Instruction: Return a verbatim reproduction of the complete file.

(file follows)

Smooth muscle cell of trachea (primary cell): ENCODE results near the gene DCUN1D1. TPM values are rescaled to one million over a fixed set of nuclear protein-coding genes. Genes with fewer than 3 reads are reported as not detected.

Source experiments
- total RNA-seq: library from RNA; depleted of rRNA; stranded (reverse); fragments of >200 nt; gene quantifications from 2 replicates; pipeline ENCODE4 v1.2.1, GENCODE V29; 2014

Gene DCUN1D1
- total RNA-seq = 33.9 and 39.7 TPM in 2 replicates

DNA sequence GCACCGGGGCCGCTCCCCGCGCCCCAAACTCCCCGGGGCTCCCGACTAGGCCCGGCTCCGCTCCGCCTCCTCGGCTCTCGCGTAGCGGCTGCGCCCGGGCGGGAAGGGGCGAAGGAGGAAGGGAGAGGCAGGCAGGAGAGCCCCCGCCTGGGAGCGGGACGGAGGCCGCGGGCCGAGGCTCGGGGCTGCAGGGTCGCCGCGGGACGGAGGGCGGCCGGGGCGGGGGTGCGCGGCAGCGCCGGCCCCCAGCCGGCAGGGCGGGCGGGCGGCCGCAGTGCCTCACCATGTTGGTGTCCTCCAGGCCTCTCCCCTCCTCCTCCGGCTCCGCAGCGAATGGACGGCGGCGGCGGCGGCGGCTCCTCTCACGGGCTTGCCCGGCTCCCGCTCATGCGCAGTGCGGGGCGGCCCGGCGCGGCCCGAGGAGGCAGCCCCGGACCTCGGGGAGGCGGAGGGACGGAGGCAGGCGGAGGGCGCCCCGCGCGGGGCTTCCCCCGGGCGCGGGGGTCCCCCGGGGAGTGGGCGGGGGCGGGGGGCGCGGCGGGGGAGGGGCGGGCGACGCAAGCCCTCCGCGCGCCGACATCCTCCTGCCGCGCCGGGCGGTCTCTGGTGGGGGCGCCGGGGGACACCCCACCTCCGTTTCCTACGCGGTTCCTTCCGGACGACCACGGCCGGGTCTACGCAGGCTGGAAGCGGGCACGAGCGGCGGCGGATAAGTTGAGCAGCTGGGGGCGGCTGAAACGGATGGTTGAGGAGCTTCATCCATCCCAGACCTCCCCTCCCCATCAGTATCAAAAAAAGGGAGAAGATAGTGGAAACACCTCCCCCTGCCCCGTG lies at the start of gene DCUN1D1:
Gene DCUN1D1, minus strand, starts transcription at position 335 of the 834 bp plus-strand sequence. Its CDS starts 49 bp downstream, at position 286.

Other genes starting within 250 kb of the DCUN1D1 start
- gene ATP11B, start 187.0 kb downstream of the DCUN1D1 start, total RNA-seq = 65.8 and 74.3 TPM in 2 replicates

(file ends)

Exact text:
Smooth muscle cell of trachea (primary cell): ENCODE results near the gene DCUN1D1. TPM values are rescaled to one million over a fixed set of nuclear protein-coding genes. Genes with fewer than 3 reads are reported as not detected.

Source experiments
- total RNA-seq: library from RNA; depleted of rRNA; stranded (reverse); fragments of >200 nt; gene quantifications from 2 replicates; pipeline ENCODE4 v1.2.1, GENCODE V29; 2014

Gene DCUN1D1
- total RNA-seq = 33.9 and 39.7 TPM in 2 replicates

DNA sequence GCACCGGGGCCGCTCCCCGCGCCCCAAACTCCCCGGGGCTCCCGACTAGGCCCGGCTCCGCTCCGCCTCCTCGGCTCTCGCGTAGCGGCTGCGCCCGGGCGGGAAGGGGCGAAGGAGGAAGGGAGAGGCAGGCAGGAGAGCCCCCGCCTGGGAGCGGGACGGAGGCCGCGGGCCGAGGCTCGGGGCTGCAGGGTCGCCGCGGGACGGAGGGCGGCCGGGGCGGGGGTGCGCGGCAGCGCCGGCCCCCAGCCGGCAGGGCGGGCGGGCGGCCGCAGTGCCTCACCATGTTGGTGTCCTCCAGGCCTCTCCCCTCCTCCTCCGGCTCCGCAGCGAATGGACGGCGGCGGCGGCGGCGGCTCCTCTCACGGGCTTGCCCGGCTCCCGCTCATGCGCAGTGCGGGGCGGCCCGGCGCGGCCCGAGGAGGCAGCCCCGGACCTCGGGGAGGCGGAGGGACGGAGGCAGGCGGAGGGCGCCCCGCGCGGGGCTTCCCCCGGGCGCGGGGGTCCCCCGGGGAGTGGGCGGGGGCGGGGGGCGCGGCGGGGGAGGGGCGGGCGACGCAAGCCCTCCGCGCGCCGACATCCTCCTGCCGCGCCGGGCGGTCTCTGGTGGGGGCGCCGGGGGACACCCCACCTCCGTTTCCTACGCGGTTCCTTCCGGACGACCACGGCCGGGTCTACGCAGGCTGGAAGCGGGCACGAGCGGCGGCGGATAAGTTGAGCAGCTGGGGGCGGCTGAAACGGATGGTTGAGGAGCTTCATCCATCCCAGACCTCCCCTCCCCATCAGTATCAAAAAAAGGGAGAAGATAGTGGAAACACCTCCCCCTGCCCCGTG lies at the start of gene DCUN1D1:
Gene DCUN1D1, minus strand, starts transcription at position 335 of the 834 bp plus-strand sequence. Its CDS starts 49 bp downstream, at position 286.

Other genes starting within 250 kb of the DCUN1D1 start
- gene ATP11B, start 187.0 kb downstream of the DCUN1D1 start, total RNA-seq = 65.8 and 74.3 TPM in 2 replicates